In the early twentieth century, coal alone fueled American industry. Work stoppages threatened steel production and the railroads, and political and economic pressure to maintain order in the coalfields allowed coal companies a great deal of latitude. Increasingly, however, mine workers began to organize as a way to withstand the industry’s back-breaking demands and garner a small piece of its extraordinary profits. These efforts were consistently resisted by the coal companies, whose suppression of the unions were also supported by a widespread national fear of Bolshevism following the Russian revolution.
By 1921, southern West Virginia was ripe for violent confrontation. More than half of the state’s one hundred thousand miners were organized, but the union had largely failed to organize southern coalfields, which produced the region’s best specialty coal. The United Mine Workers of America believed that organizing the southern coalfields would improve working and living conditions for the miners, in addition to securing the survival of the union.
At the time, coal companies enjoyed a great deal of political influence, and martial law was regularly employed to quell unrest. Lacking a National Guard, martial law in West Virginia meant that local law enforcement, including “deputies” in the pay of coal companies, exercised an inordinate amount of power, enabling widespread violence against miners and their families. The governor regularly requested the support of federal troops in disputes, but was usually rebuffed by federal officials, who did not want to set a precedent for the use of the Army in times of civil unrest.
Following several violent conflicts, including those memorialized in the John Sayles film Matewan, Bill Blizzard, Frank Keeney and Fred Mooney of the District 17 United Mine Workers of America assembled 600 armed miners near Charleston for a march to Mingo County to demonstrate their solidarity, gathering additional miners to their cause as they advanced. Although no count was ever taken, it is likely that the miners’ army grew to at least 7,500, and may have surpassed 10,000. They intended to sweep through the southern counties of West Virginia, unionize workers and drive out the hired gunmen who guarded the coalfields and terrorized the miners.
Meanwhile, Logan County Sherriff Don Chafin, whose salary was heavily subsidized by coal companies, learned of the miners’ intentions and began organizing local recruits to help stop the march. Hundreds of volunteers from across southern West Virginia flocked to Logan town to “do their patriotic duty” and end the rebellion by joining Chafin and his deputies, many of whom were also in the pay of coal companies. In the end, approximately 3,000 men comprised Don Chafin’s defensive force.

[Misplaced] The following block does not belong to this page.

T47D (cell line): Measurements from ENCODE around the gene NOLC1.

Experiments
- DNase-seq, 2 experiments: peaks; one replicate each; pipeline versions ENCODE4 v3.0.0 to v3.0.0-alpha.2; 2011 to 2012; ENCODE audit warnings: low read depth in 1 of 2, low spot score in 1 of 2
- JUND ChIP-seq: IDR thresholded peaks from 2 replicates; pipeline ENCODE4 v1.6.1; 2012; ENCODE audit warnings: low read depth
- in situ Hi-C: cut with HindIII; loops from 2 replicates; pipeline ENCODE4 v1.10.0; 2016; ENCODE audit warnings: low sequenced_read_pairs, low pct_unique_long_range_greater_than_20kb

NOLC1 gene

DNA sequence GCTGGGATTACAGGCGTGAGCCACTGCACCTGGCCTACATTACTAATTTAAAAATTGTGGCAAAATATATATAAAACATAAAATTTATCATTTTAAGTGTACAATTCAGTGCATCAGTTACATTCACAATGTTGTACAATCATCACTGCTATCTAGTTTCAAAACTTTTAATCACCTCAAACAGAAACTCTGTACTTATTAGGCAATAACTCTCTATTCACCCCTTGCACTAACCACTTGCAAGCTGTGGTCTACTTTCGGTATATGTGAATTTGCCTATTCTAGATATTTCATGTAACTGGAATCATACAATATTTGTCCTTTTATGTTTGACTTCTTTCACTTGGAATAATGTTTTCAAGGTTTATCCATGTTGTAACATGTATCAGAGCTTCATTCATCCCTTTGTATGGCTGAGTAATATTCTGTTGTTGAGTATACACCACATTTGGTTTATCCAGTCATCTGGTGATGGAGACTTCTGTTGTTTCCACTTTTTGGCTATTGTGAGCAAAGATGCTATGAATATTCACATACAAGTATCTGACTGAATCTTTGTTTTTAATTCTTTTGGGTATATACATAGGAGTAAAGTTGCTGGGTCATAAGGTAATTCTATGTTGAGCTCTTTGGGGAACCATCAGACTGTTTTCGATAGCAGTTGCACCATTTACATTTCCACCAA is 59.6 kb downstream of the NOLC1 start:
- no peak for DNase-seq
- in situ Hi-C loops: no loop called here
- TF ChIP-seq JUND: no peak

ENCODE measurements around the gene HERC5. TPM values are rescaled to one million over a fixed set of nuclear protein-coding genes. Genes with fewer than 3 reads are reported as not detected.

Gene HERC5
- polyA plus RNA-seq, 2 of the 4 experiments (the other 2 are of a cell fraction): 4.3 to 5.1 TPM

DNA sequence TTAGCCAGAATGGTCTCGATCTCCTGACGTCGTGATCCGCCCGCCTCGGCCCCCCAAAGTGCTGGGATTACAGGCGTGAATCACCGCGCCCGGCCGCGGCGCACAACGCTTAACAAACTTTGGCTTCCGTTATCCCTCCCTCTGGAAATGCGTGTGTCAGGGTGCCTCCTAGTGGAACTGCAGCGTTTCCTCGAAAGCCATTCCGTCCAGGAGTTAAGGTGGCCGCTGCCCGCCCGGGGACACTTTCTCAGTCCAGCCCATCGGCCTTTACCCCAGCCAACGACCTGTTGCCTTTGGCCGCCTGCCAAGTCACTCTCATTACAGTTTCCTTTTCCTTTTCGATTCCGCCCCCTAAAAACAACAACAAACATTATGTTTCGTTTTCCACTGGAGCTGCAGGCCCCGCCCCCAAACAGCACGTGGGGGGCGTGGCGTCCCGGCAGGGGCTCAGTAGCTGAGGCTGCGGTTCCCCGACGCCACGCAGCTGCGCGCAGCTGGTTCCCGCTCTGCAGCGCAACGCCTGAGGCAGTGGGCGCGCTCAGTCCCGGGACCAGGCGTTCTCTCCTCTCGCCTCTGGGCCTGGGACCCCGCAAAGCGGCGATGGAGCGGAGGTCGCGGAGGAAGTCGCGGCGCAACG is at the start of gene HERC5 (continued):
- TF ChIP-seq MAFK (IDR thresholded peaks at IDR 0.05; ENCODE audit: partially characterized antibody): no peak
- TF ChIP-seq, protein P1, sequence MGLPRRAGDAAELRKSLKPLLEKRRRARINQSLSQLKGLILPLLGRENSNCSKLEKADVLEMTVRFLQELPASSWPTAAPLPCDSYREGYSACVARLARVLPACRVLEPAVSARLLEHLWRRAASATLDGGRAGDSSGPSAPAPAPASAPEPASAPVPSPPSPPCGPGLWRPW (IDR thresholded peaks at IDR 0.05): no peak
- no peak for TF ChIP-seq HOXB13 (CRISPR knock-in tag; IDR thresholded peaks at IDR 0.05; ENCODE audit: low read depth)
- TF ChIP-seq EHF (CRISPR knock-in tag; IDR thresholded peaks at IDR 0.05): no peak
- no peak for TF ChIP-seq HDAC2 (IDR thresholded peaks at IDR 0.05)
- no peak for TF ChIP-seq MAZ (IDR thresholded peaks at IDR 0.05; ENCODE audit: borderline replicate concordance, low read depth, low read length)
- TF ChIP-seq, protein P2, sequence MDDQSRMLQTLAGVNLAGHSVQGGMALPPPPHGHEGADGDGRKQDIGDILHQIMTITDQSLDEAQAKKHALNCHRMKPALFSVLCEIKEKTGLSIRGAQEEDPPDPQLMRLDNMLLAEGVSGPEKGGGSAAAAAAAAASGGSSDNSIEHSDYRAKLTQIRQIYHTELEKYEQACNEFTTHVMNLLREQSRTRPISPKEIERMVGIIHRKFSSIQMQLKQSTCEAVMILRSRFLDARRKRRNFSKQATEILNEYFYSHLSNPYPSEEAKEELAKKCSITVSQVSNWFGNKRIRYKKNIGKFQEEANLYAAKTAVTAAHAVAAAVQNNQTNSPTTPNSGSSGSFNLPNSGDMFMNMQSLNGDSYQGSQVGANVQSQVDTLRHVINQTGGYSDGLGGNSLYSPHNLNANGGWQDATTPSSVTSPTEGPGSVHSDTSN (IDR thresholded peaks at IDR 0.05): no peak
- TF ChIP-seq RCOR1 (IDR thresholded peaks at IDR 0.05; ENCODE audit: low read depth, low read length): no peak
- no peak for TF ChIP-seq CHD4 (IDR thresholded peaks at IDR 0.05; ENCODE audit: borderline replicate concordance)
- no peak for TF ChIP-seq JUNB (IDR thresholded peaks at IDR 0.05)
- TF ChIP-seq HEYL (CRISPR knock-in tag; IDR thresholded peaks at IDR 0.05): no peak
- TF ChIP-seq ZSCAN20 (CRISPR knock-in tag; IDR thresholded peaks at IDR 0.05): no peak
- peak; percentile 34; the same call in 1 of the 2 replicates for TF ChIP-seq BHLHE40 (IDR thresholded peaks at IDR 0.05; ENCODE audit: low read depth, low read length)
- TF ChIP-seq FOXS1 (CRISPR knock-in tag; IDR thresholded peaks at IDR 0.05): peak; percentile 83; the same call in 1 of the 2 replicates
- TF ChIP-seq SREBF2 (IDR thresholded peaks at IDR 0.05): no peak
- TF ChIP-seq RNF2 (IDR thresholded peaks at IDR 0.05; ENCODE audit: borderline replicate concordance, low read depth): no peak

The Battle of Blair Mountain took place between August 30 and September 4, 1921. Spruce Fork Ridge formed a natural dividing line between union and non-union territories. On August 30, the miners began their assault on Blair Mountain. Defensive positions blocked the miners along on the upper slopes of the ridge, with particular concentrations at the gaps: Mill Creek, Crooked Creek, Beech Creek and Blair Mountain. Here the defensive force dug trenches, felled trees, blocked roads, built breastworks and placed machine guns. Most of the hostilities between the two groups occurred along the fifteen-mile ridgeline, reflecting the miners’ use of natural pathways up and over the ridge to breach Chafin’s line.
During the battle, private planes organized by the defensive militia dropped as many as ten homemade bleach and shrapnel bombs at Jeffrey, Blair, and near the miners’ headquarters on Hewitt Creek. In Charleston, eleven Army Air Corps pilots arrived, led by Billy Mitchell, a pioneer in aerial bombardment who was eager to experiment with the strategy. While troops were used in labor disputes throughout the nation during this era, West Virginia alone bears the distinction of having been the focus – and potential target – of military aircraft. Fortunately, the Army did not allow Mitchell to bomb the miners; the military planes performed reconnaissance flights.
The end of the battle began with the arrival of federal troops on September 3. Six hundred miners, many of whom were veterans of World War I, formally surrendered rather than fight the soldiers. Far from considering the Army as an enemy, the miners considered the soldiers to be brothers and refused to fire on them. In the end, despite the valiant charges of a few miners and close-range gunfight at Blair Mountain itself, there was little face-to-face combat. Visibility was so limited by the thick, late summer underbrush that few combatants actually saw the enemy. Lon Savage, who wrote the most authoritative account of the battle, sets the number of documented deaths at sixteen–all but four from the miners’ army. But the defeat heavily damaged the UMWA, which lost members and territory in the wake of the battle.
Although they did not win the Battle of Blair Mountain, the miners accomplished a great deal in their revolt. It forced national scrutiny of their situation in the press and in the federal government. They amassed sufficient force to require intervention by the United States Army, and they broke down racial and ethnic barriers to the solidarity they would need later when they did organize. Following sanctioning legislation in the 1930s, the UMWA became the leading force in organizing the nation’s industrial workers. UMWA president John L. Lewis formed the Congress of Industrial Organizations in 1937, which spearheaded the struggles for unionization in the auto, rubber, steel and other industries.
As with other wars, this battlefield must be considered an important part of a larger effort. The events at Blair Mountain are overwhelmingly significant to the history of labor in the United States, because they set in motion a national movement to better the conditions of working people by demanding the legalization of unions and the use of the federal government to protect workers’ rights.